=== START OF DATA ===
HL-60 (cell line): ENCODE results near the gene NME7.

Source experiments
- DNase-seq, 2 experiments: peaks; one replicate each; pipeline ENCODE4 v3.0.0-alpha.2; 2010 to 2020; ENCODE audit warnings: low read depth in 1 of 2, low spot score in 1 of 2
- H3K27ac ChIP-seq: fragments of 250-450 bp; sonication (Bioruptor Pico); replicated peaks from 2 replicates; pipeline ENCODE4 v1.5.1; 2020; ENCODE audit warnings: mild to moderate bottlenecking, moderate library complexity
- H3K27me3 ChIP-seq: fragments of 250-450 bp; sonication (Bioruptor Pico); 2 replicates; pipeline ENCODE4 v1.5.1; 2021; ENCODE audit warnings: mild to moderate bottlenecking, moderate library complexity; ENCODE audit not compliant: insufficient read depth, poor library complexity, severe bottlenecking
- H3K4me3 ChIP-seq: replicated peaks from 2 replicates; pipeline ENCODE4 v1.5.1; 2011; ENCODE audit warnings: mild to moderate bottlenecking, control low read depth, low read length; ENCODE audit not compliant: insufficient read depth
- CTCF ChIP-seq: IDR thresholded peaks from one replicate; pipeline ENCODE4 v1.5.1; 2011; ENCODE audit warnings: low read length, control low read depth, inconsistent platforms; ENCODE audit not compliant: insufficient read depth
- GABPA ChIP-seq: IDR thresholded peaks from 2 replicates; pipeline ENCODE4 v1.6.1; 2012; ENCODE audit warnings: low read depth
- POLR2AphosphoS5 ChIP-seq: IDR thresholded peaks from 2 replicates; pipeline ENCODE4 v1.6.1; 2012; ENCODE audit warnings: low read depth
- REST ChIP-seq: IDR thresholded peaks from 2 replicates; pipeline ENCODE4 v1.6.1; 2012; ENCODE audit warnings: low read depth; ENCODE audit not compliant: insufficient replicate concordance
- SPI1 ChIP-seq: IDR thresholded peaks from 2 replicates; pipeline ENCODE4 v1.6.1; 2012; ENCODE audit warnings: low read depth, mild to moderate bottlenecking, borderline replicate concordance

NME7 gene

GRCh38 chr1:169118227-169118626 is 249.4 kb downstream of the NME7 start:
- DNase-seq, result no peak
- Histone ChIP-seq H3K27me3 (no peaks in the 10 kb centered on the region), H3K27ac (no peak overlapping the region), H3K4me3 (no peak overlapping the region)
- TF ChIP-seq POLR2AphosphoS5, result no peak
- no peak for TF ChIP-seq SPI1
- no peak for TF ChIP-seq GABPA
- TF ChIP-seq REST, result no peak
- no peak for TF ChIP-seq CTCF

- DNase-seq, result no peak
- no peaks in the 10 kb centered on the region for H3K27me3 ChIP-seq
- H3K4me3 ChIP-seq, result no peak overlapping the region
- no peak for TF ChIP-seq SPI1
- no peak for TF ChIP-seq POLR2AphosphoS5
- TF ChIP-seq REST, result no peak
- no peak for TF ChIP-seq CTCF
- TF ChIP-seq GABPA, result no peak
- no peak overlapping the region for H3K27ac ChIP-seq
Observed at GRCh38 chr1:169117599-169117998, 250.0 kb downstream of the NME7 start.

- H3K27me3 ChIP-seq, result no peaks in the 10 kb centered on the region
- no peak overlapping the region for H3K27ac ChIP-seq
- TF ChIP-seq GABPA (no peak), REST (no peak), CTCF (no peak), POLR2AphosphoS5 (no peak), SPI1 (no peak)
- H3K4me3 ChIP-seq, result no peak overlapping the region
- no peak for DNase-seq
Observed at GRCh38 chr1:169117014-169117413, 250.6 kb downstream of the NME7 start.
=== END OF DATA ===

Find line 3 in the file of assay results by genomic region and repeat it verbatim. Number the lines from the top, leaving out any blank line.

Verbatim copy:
- DNase-seq, 2 experiments: peaks; one replicate each; pipeline ENCODE4 v3.0.0-alpha.2; 2010 to 2020; ENCODE audit warnings: low read depth in 1 of 2, low spot score in 1 of 2